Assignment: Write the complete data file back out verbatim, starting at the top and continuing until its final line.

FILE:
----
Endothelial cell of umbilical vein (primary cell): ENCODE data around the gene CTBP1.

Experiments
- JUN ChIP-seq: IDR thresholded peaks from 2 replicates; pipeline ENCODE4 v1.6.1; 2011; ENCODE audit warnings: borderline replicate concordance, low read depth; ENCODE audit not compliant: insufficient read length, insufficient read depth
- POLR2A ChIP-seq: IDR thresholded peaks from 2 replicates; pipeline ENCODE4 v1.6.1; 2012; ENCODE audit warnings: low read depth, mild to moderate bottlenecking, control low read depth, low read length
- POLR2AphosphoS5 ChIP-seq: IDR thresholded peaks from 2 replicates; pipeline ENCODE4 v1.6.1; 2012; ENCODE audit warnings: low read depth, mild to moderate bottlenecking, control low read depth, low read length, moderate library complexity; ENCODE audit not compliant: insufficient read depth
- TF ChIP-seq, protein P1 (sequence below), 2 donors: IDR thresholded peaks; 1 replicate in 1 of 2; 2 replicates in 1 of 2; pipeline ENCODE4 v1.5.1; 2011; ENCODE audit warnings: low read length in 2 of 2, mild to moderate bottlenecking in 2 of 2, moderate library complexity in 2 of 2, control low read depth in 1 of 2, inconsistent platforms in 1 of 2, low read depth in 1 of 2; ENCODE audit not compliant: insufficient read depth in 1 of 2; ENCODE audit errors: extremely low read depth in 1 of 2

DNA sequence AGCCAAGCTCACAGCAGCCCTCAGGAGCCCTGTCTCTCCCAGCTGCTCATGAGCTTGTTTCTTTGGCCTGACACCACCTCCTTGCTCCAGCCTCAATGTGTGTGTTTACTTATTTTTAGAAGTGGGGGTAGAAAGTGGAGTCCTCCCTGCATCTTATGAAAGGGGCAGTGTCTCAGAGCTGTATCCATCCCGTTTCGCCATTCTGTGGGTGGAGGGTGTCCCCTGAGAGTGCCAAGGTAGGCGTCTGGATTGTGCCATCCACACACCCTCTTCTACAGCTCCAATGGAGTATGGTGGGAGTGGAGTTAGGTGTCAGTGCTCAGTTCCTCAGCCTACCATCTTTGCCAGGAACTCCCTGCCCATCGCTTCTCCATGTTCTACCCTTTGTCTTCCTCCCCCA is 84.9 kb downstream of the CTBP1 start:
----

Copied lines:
Endothelial cell of umbilical vein (primary cell): ENCODE data around the gene CTBP1.

Experiments
- JUN ChIP-seq: IDR thresholded peaks from 2 replicates; pipeline ENCODE4 v1.6.1; 2011; ENCODE audit warnings: borderline replicate concordance, low read depth; ENCODE audit not compliant: insufficient read length, insufficient read depth
- POLR2A ChIP-seq: IDR thresholded peaks from 2 replicates; pipeline ENCODE4 v1.6.1; 2012; ENCODE audit warnings: low read depth, mild to moderate bottlenecking, control low read depth, low read length
- POLR2AphosphoS5 ChIP-seq: IDR thresholded peaks from 2 replicates; pipeline ENCODE4 v1.6.1; 2012; ENCODE audit warnings: low read depth, mild to moderate bottlenecking, control low read depth, low read length, moderate library complexity; ENCODE audit not compliant: insufficient read depth
- TF ChIP-seq, protein P1 (sequence below), 2 donors: IDR thresholded peaks; 1 replicate in 1 of 2; 2 replicates in 1 of 2; pipeline ENCODE4 v1.5.1; 2011; ENCODE audit warnings: low read length in 2 of 2, mild to moderate bottlenecking in 2 of 2, moderate library complexity in 2 of 2, control low read depth in 1 of 2, inconsistent platforms in 1 of 2, low read depth in 1 of 2; ENCODE audit not compliant: insufficient read depth in 1 of 2; ENCODE audit errors: extremely low read depth in 1 of 2

DNA sequence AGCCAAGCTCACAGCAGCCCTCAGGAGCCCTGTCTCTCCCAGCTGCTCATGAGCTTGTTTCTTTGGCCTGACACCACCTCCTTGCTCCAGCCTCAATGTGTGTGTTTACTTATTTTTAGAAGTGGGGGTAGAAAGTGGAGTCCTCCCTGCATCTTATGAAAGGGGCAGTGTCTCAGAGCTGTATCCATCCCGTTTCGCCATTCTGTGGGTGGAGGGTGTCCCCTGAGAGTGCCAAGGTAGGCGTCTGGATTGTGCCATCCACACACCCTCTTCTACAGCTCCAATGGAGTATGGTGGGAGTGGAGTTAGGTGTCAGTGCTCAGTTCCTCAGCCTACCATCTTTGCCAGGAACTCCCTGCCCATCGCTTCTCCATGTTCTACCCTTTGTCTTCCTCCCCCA is 84.9 kb downstream of the CTBP1 start: